JustAnObserver , April 19, 2017 at 10:16 am

    In Greek tragedy wasn't hubris always followed by nemesis as the Gods took their revenge on the upstart humans ?

    witters , April 19, 2017 at 6:03 pm

    A further aside: I don't see all Greek tragedies as turning on hubris. Where is the hubris, say, of Oedipus? He is the King, there is a plague, the people call on him for help, he helps. And the plague is vanquished (mind you, he and his family – the ones still living – are in a mess. But that – Sophocles seems to be saying – is Life).

    RBHoughton , April 19, 2017 at 8:22 pm

    The important thing according to the Greek scholar Michael Scott is to recognize that Greek theater and Greek democracy are joined at the hip. The former educated the electorate in the difficult choices they would have to make as managers of their own political existence. We have political theater today but no-one considers it instruction in one's civic duty.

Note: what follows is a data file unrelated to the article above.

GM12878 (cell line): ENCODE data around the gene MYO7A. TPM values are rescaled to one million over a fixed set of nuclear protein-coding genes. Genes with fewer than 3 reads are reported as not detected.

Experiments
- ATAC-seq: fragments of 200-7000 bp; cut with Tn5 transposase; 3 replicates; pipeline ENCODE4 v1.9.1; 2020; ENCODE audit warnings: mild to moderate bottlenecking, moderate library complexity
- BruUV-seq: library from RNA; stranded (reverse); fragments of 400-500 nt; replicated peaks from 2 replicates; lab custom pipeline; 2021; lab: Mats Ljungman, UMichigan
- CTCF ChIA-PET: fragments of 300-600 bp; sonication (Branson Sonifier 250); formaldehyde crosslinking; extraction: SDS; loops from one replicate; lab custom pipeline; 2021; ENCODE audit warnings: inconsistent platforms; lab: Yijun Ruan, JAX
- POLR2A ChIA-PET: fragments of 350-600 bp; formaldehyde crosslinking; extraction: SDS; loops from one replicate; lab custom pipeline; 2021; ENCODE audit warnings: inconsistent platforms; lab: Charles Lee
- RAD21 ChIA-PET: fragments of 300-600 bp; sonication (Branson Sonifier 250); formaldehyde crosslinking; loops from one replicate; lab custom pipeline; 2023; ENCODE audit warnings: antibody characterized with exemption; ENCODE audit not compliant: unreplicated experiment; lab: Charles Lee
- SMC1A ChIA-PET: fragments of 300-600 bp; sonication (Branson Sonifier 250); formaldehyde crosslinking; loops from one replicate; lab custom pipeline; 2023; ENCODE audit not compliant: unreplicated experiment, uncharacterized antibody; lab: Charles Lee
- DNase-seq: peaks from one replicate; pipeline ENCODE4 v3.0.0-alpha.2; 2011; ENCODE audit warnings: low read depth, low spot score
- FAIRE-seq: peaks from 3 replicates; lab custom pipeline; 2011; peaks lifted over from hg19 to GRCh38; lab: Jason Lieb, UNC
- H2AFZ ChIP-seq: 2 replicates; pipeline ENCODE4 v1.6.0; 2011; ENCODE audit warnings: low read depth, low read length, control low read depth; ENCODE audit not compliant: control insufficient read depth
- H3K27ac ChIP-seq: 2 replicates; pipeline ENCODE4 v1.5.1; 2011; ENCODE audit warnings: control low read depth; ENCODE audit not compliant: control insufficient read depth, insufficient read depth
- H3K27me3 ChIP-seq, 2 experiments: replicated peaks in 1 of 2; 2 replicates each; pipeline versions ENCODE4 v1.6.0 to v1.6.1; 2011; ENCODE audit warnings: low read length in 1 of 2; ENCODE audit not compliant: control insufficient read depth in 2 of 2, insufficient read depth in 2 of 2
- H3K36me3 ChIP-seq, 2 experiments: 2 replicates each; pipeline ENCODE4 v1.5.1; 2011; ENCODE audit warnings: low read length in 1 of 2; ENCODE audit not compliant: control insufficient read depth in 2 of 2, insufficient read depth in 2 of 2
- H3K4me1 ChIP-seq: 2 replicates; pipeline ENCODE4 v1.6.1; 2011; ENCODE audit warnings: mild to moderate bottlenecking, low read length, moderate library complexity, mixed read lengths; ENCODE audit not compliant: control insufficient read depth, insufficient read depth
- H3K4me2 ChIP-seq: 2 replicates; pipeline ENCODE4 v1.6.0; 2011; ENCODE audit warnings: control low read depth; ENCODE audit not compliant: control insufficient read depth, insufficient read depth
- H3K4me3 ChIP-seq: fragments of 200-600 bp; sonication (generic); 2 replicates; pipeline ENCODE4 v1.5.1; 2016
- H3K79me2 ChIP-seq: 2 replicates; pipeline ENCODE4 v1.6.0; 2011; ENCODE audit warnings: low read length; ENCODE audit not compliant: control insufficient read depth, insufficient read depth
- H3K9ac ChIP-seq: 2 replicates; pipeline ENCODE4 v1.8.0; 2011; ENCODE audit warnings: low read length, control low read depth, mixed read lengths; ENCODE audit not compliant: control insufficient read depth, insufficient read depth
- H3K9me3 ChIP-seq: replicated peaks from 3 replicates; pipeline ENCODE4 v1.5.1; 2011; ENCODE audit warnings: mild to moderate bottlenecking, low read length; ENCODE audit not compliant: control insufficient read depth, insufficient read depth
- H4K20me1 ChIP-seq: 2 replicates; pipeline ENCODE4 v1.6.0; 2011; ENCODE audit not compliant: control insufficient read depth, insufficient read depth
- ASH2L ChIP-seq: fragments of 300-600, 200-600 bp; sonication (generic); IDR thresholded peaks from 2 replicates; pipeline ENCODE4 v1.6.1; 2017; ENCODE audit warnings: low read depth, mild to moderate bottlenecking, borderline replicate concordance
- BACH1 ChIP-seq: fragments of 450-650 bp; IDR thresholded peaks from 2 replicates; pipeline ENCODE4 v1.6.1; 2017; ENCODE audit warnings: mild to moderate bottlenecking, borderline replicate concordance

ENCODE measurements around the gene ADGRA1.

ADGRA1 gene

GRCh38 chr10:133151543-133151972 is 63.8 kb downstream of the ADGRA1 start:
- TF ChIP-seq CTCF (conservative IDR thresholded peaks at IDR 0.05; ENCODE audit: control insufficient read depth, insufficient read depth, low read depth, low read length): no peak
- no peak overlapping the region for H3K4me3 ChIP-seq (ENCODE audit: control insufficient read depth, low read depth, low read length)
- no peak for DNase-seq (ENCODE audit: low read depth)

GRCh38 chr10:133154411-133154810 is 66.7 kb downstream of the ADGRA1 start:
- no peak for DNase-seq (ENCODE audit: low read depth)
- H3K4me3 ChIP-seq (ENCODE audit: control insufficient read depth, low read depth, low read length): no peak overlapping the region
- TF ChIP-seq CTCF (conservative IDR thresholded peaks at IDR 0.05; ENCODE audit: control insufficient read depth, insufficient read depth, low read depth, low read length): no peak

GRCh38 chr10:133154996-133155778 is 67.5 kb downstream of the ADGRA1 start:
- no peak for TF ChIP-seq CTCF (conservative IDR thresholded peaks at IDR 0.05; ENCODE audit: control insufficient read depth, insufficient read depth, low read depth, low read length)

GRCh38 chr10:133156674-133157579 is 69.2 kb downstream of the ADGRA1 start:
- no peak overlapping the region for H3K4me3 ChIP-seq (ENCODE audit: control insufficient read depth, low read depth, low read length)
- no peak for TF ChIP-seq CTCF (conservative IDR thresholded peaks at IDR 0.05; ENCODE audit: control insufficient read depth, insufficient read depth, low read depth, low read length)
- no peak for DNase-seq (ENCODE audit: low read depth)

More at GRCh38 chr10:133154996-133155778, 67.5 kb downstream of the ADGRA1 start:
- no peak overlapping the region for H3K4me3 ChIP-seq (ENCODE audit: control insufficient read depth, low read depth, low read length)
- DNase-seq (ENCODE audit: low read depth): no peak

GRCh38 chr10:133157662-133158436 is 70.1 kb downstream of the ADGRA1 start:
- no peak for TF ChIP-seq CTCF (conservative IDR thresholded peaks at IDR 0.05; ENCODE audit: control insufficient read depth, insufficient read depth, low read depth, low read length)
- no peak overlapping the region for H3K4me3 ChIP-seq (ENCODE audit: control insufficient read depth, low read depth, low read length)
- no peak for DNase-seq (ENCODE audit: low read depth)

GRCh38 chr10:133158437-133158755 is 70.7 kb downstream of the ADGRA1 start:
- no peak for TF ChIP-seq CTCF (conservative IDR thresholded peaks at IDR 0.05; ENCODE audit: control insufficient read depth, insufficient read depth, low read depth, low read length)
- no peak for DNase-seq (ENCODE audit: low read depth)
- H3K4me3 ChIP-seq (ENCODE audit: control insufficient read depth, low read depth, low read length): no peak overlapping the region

JTMcPhee , April 19, 2017 at 10:18 am

    "We" here can say it to each other, over and over, in different and ever-better-documented ways, that almost all economics and the "findings" it generates, and almost all economists and their credentials, are BS, MS, Ph.D (bullish!t, more sh!t, piled higher and deeper). But how to reach a larger, and large enough, set of people who actually have votes that count and can "call bullsh!t" and demand and get an end to the "policies" that are built on and gather "legitimacy" from the "findings" of all those faux 'economists?" Who after all do have those (feedback-loop-granted) "credentials," and so many sous-chefs to keep pumping out the mega-gallons of Bernays sauce to make the sh!t sandwiches seem au courant, de rigeur, and somehow palatable?